Homeschooling can be like this. There can be other pressures in our lives that cause distraction or a break-up of our usual routines. There can be something new and frustrating to learn or teach that causes a bump in the road. There can be a misunderstanding or disorganization that becomes a problem.
But how can you know if what you are doing is really not working? You loved this curriculum so much! The artwork is so _________, the stories so _________, and the messages perfectly _________! It is all put together so professionally, in a logical manner, with practice and reviewing!
It can be a very hard thing to face when learning is not going well. Sometimes, because you are the parent, you just know it's not going well. You feel it in your bones and you won't hesitate to change what you are doing. But sometimes, it's hard to face those changes because it could mean one of several things: You spent money on something you aren't going to be using, you need to go looking around again for something else to use in its place (and spend MORE money), or there is something going on inside your child that needs addressing.
For my family, it was the latter of these in the end. We were very committed to a curriculum that I loved. As it turned out, I loved all of it except for the phonics portion because it was the bane of our exsistense for my first grader and I. I stuck with it for 18 miserable weeks. (I was new to homeschooling then. Please learn from my mistakes.) During that time, it occurred to me that he might have a learning difference but I was unwilling to address it. I'm still not sure why.
We finished first grade with my own cobbled together ideas for phonics/reading, which I feel was a good thing looking back. There was far less pressure and the structure was very flexible. We began second grade with another phonics program, and once again, by the time we were six weeks in, dyslexia kept finding it's way into the search box of my browser and there were far too many bad feelings in my house during lessons. Through those internet searches I changed phonics curriculum again. We followed the new curriculum until March, when the official diagnosis came through (yep. dyslexia & mild dysgraphia). Since then we have been working with a specialized tutoring program.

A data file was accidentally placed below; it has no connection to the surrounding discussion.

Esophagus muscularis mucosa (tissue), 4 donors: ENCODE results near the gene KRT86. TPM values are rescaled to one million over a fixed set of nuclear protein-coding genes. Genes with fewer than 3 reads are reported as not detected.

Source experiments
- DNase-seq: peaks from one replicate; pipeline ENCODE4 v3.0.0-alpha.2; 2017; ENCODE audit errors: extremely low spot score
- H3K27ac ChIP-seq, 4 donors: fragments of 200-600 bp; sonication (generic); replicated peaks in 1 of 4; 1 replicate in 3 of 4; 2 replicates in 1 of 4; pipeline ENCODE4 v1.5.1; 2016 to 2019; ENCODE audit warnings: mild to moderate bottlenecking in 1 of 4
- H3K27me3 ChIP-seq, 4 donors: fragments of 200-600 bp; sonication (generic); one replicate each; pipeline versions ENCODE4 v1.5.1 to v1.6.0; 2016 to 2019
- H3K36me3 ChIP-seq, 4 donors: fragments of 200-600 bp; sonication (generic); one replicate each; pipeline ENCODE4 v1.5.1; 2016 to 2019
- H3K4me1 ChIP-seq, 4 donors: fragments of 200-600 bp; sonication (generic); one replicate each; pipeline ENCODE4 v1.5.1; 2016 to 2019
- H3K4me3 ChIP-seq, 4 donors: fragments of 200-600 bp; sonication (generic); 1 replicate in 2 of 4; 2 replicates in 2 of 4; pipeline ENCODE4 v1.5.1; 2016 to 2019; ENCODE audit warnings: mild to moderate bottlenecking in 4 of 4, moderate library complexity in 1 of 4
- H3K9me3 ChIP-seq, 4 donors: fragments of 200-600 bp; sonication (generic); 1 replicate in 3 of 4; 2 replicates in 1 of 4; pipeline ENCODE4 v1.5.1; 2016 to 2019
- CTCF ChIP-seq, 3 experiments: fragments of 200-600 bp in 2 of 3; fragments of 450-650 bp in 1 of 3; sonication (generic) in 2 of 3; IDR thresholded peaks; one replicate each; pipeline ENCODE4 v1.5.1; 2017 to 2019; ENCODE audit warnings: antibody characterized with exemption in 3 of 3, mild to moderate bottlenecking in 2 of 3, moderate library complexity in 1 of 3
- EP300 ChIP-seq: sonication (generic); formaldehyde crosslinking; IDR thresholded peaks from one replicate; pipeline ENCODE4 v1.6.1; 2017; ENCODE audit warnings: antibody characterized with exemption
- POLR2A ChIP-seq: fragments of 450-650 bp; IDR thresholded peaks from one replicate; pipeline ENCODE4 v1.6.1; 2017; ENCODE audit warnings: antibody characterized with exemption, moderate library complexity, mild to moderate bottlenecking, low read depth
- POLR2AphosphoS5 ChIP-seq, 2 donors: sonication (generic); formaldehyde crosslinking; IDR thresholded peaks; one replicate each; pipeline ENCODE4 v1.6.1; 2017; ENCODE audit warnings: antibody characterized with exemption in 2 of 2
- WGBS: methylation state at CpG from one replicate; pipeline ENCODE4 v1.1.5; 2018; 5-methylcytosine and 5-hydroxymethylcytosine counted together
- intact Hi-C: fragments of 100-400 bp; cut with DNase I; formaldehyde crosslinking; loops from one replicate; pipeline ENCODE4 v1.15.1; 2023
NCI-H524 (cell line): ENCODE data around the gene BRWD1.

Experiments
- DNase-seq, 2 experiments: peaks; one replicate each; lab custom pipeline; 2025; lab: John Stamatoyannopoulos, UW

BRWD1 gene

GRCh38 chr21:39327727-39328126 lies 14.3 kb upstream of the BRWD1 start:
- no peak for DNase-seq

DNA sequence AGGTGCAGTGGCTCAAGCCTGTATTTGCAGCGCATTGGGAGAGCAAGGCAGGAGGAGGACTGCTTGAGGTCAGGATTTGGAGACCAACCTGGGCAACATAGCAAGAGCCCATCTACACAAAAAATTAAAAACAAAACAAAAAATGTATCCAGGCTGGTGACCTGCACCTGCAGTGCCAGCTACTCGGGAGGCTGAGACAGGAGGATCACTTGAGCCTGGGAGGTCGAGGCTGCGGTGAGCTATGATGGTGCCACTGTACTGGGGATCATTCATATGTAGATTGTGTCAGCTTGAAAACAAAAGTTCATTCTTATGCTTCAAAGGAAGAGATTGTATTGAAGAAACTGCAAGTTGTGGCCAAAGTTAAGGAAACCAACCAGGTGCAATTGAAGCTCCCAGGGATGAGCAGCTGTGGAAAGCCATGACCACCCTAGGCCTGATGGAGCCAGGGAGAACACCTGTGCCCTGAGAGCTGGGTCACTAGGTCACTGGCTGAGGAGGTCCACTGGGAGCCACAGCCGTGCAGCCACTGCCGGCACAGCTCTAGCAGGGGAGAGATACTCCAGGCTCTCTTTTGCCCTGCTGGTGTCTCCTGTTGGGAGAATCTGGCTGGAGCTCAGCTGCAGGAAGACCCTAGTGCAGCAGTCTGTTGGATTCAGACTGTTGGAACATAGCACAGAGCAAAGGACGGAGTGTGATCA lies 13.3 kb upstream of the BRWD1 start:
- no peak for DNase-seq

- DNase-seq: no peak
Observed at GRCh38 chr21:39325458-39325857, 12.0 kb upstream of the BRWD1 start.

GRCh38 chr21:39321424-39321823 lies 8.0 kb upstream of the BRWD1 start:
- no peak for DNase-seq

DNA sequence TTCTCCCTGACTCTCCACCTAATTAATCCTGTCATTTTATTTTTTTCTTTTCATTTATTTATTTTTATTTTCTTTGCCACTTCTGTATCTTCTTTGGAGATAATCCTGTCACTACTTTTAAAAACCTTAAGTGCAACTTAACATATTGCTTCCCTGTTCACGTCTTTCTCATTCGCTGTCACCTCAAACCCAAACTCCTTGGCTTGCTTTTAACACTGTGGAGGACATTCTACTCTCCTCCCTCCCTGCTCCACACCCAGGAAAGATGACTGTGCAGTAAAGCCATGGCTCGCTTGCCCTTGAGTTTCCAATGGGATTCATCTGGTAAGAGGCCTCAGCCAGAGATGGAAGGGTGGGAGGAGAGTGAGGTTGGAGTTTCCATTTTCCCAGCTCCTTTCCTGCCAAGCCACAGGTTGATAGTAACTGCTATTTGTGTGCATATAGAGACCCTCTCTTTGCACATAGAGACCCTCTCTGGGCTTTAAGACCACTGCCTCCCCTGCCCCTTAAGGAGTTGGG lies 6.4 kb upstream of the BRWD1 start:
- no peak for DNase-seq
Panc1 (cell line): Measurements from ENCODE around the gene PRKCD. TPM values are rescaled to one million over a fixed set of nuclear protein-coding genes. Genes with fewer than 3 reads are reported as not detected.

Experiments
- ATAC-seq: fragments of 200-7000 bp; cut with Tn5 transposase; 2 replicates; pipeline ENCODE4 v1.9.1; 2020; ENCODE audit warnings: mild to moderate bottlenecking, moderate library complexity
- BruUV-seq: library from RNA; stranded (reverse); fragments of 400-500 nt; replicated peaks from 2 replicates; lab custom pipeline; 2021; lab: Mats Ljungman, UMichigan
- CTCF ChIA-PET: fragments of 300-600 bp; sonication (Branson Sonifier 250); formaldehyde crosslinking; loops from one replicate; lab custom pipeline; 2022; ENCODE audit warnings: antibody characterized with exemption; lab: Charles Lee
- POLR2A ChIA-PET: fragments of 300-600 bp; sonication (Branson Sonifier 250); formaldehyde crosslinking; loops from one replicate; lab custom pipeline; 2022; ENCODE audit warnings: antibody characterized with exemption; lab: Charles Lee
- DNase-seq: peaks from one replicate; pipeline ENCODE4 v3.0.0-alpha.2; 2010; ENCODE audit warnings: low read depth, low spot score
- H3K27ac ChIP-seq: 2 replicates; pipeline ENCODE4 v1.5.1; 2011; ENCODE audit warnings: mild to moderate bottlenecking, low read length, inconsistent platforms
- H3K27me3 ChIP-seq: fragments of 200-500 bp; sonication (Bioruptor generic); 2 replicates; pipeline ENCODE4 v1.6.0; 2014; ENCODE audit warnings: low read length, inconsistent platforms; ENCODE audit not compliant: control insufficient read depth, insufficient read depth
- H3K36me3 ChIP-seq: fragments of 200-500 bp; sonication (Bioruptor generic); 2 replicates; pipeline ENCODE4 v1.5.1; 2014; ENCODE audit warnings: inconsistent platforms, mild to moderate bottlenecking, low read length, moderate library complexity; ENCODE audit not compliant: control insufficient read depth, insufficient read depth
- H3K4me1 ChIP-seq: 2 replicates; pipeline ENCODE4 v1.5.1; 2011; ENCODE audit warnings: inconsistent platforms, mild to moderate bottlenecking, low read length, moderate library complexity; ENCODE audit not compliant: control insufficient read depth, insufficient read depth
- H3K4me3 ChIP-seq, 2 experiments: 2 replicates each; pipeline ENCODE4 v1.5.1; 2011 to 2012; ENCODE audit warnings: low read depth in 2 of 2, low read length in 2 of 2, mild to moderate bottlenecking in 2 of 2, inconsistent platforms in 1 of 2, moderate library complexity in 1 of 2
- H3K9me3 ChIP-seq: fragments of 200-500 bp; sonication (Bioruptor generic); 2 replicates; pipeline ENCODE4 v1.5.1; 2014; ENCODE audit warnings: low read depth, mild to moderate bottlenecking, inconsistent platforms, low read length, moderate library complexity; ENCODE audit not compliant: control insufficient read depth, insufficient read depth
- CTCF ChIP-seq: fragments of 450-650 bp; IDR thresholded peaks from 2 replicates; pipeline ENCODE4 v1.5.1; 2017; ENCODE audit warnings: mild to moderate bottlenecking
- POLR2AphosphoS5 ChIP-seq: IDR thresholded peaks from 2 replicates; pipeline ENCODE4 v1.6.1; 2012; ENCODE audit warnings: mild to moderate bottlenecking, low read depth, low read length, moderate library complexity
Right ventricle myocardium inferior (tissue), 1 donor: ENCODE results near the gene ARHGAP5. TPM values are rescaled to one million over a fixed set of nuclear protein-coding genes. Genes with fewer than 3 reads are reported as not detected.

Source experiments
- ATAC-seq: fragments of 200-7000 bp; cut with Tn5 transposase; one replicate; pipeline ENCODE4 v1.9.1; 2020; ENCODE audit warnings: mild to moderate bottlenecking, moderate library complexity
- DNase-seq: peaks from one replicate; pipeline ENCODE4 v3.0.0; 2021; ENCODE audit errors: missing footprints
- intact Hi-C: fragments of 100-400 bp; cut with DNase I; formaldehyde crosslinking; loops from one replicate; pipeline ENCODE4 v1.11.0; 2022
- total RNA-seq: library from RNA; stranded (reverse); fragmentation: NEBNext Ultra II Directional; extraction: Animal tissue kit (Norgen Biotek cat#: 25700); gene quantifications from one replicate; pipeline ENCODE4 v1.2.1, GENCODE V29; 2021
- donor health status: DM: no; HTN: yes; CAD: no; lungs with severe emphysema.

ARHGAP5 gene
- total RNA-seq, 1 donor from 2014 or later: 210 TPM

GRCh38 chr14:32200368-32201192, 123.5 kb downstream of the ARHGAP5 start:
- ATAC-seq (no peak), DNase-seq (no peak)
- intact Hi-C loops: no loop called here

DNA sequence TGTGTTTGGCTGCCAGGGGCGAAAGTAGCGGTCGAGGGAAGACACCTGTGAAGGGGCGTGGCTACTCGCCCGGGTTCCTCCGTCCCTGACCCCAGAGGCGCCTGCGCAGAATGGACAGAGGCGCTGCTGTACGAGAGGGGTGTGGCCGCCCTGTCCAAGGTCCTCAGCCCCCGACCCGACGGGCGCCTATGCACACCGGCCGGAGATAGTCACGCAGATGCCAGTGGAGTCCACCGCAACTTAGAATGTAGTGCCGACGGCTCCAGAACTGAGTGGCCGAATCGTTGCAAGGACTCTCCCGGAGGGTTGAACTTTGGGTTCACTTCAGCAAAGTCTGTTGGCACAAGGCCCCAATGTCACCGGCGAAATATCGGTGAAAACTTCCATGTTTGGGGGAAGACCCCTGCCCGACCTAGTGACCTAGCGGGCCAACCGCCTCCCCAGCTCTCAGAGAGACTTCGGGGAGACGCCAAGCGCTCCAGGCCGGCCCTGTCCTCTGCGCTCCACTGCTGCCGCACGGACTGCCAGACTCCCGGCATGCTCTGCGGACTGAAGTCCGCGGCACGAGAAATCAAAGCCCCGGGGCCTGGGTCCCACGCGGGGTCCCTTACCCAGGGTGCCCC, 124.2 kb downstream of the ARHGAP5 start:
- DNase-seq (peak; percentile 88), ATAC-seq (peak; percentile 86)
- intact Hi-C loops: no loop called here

The lesson I take from this? Follow your instincts. None of the reasons listed above are more important than your child learning - and especially loving to learn! One of the reasons many parents are committed to homeschooling is the opportunity for tailoring their child's education around their needs and interests. Homeschooling parents have so many ways to keep learning fun and exciting.
You are learning together, and things are going to change and develop. Things you find attractive may not fit the learning style of one of your children. The math program may have, in theory, been just what everyone wanted - but in practice it's torture. If you've given it a good go (in my opinion that means going through a few weeks of lessons) then put it away. Incorporate fun activities that apply to that subject in its place. If in a week or two it makes everyone moan to consider going back to it again, put it in a box labeled "sell" and find your family something else.
If you are concerned that your child may have a special need or learning difference, I would encourage you to look into their symptoms and what would be required for a thorough screening. If you feel a diagnosis would be helpful, find a qualified professional who specializes in children dealing with whatever you suspect is the trouble for your child.
And there is an incredible wealth of material out there. Talk to other homeschool families. Peruse used curriculum sales. Read reviews and research materials online. There will be something that is a good fit for your children, and learning will be fun again - for all of you!